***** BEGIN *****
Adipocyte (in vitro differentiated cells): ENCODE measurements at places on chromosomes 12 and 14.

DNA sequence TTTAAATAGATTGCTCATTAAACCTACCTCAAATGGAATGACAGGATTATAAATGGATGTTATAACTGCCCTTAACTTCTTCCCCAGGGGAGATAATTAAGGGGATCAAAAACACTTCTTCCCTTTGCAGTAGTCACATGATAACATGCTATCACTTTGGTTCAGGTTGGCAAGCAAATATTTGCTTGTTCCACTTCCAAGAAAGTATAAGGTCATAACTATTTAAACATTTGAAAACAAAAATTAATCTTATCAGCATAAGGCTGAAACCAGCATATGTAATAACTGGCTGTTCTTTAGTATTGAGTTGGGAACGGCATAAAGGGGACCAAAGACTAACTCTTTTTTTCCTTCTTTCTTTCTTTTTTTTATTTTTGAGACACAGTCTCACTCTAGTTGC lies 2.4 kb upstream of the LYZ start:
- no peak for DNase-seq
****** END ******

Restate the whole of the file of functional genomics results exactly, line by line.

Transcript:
Adipocyte (in vitro differentiated cells): ENCODE measurements at places on chromosomes 12 and 14.

DNA sequence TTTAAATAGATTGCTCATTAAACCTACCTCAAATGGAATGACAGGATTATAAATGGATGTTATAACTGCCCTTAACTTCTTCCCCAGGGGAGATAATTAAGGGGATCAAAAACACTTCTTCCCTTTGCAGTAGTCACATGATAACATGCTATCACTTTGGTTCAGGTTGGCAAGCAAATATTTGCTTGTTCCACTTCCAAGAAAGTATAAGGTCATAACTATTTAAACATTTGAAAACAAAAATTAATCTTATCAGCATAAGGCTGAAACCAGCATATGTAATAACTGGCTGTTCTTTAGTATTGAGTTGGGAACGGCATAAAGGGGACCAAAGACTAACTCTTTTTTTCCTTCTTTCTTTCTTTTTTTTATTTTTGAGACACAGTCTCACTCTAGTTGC lies 2.4 kb upstream of the LYZ start:
- no peak for DNase-seq